{
            "Sid": "AllowRootAndHomeListing",
            "Effect": "Allow",
            "Action": "s3:ListBucket",
            "Resource": "arn:aws:s3:::user-bucket",
            "Condition": {
                "StringEquals": {
                    "s3:prefix": [
                        ""
                    ],
                    "s3:delimiter": [
                        "/"
                    ]
                }
            }
        },

In this example we are limiting Bob only to list the start of the bucket via “” = user-bucket/. That way he is only able to list all the user folders and that is it.

But the string equals function means that it will allow Bob to list all the initial folders in the bucket and that is it. So we need to add an extra block so that Bob can list everything in his folder, for this we use StringLike so we are able to use the wildcard *. We also add bob/ so he is able to list the initial part of his folder.

		{
            "Sid": "AllowListingOfUserFolder",
            "Effect": "Allow",
            "Action": "s3:ListBucket",
            "Resource": "arn:aws:s3:::user-bucket",
            "Condition": {
                "StringLike": {
                    "s3:prefix": [
                        "bob/",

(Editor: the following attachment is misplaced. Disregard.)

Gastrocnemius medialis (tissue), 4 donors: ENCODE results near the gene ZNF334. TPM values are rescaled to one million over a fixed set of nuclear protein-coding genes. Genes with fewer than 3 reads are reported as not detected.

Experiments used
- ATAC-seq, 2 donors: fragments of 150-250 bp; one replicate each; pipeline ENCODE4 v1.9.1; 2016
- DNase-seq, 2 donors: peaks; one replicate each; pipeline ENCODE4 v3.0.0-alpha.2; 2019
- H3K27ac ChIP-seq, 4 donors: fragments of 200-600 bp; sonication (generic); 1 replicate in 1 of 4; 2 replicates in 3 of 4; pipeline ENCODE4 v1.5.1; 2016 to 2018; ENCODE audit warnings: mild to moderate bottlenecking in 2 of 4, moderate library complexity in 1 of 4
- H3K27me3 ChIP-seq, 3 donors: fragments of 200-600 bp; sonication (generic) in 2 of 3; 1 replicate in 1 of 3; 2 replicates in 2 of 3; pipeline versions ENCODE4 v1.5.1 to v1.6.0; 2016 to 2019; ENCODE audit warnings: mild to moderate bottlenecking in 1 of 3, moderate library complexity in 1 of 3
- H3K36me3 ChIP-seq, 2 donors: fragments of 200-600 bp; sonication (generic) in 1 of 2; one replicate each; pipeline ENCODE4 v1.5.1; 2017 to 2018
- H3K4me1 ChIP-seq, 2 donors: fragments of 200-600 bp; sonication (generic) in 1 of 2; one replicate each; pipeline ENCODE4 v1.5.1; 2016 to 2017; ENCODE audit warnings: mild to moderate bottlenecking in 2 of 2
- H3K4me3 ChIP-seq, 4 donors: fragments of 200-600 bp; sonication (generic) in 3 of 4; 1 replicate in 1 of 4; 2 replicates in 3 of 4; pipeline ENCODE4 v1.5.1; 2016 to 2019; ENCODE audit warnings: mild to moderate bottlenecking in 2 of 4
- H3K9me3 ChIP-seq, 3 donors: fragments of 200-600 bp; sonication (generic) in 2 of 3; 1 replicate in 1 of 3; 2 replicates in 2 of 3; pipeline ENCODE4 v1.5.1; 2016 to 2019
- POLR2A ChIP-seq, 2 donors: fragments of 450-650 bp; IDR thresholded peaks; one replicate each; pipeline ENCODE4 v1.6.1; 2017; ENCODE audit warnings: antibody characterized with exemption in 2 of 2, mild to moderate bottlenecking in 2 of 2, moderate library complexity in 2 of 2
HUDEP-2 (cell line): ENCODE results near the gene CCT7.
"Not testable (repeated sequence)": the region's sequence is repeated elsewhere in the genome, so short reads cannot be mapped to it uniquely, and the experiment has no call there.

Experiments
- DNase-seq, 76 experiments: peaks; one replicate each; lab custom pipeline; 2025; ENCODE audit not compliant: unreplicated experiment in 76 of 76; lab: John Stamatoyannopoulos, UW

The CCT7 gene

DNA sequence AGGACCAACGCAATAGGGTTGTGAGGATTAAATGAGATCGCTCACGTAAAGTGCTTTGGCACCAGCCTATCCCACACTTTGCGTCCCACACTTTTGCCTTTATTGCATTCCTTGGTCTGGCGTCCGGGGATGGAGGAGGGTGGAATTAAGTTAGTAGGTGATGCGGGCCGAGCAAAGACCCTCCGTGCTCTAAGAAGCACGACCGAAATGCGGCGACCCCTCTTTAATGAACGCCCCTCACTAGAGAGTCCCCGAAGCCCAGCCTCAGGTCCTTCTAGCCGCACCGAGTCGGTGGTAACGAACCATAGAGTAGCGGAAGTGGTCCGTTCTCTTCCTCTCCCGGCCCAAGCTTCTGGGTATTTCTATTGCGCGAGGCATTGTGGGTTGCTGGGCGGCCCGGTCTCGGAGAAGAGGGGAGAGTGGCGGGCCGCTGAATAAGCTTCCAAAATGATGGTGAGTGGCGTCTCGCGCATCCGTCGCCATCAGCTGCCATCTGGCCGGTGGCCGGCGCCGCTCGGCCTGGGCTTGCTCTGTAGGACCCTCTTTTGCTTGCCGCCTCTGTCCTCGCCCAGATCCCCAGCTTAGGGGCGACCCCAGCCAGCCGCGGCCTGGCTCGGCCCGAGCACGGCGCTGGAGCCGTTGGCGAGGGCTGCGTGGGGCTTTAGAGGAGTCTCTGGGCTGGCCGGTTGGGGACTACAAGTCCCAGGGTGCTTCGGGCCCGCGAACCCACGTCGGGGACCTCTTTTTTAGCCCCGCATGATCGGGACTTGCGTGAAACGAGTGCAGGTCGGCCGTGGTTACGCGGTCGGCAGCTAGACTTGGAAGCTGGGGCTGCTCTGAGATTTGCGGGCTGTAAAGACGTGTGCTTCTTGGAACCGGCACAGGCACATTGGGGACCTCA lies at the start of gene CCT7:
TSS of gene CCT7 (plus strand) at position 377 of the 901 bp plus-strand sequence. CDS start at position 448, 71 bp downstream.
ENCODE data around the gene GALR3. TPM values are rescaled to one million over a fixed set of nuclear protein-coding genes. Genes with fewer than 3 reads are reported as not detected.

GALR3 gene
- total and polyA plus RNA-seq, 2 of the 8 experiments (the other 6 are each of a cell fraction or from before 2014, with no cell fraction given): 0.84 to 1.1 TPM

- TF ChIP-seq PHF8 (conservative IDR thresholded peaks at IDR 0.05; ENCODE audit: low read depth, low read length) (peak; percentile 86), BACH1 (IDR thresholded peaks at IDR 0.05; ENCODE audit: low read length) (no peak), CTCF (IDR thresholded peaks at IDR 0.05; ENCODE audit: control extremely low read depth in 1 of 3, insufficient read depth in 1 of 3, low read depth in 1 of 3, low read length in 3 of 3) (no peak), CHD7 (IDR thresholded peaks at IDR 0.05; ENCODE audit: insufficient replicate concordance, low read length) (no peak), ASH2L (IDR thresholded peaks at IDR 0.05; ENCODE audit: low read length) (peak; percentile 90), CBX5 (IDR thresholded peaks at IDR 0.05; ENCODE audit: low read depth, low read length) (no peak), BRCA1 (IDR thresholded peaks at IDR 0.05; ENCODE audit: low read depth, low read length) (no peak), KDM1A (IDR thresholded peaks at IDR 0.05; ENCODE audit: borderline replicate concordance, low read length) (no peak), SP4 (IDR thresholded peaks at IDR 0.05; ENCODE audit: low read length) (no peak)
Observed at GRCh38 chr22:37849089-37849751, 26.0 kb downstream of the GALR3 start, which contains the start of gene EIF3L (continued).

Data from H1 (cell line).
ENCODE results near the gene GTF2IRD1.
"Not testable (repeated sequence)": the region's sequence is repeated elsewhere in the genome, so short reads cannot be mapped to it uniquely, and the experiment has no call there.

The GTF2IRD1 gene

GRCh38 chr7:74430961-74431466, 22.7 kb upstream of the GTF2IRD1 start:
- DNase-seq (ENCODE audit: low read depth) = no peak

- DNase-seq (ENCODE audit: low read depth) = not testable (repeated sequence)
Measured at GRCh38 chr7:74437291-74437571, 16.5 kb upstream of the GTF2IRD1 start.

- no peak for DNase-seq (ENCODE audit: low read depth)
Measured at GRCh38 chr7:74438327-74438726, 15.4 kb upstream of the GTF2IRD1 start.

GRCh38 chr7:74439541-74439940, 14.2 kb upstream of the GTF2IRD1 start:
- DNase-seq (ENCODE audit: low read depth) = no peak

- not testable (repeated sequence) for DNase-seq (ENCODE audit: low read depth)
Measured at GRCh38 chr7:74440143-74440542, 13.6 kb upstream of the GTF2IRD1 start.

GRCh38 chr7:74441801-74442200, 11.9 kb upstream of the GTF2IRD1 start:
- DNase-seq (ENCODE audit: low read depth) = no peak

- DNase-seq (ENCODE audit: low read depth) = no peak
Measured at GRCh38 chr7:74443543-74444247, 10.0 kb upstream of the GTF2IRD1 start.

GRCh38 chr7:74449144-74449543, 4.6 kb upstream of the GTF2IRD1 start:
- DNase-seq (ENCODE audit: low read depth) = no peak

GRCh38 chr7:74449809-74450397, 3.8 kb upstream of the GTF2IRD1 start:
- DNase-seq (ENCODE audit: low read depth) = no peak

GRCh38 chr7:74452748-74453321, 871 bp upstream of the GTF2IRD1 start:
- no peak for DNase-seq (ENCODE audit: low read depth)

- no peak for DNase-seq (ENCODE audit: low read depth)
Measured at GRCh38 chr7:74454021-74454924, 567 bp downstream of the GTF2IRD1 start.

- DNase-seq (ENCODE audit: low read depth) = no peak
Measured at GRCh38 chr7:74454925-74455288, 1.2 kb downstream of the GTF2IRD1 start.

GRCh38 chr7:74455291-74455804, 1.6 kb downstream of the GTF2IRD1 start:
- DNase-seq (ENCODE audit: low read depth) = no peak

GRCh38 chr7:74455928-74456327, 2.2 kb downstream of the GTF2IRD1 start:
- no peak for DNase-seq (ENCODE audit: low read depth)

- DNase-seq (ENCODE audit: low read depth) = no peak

"bob/*"
                    ]
                }
            }
        },

Now Bob is able to list the files in his folder. The last step is granting him access to his objects. For simplicity if you wish to grant read access you need to use s3:GetObject and for writing you can use s3:PutObject. (Or you can grant something like s3:* and grant everything). You can work with this as you see fit. Since Bob needs to do both we add both.

		{
            "Sid": "AllowReadAndWriteAccess",
            "Effect": "Allow",
            "Action": ["s3:GetObject", "s3:PutObject"],
            "Resource": [
                "arn:aws:s3:::user-bucket/bob/",
                "arn:aws:s3:::user-bucket/bob/*"
            ]
        }

So at the end we end up with the simple example:

{
    "Version": "2012-10-17",
    "Statement": [
        {
            "Sid": "AllowToSeeBucketListInTheConsole",
            "Effect": "Allow",
            "Action": [
                "s3:ListAllMyBuckets",
                "s3:GetBucketLocation"
            ],
            "Resource": "arn:aws:s3:::*"
        },
        {
            "Sid": "AllowListBucket",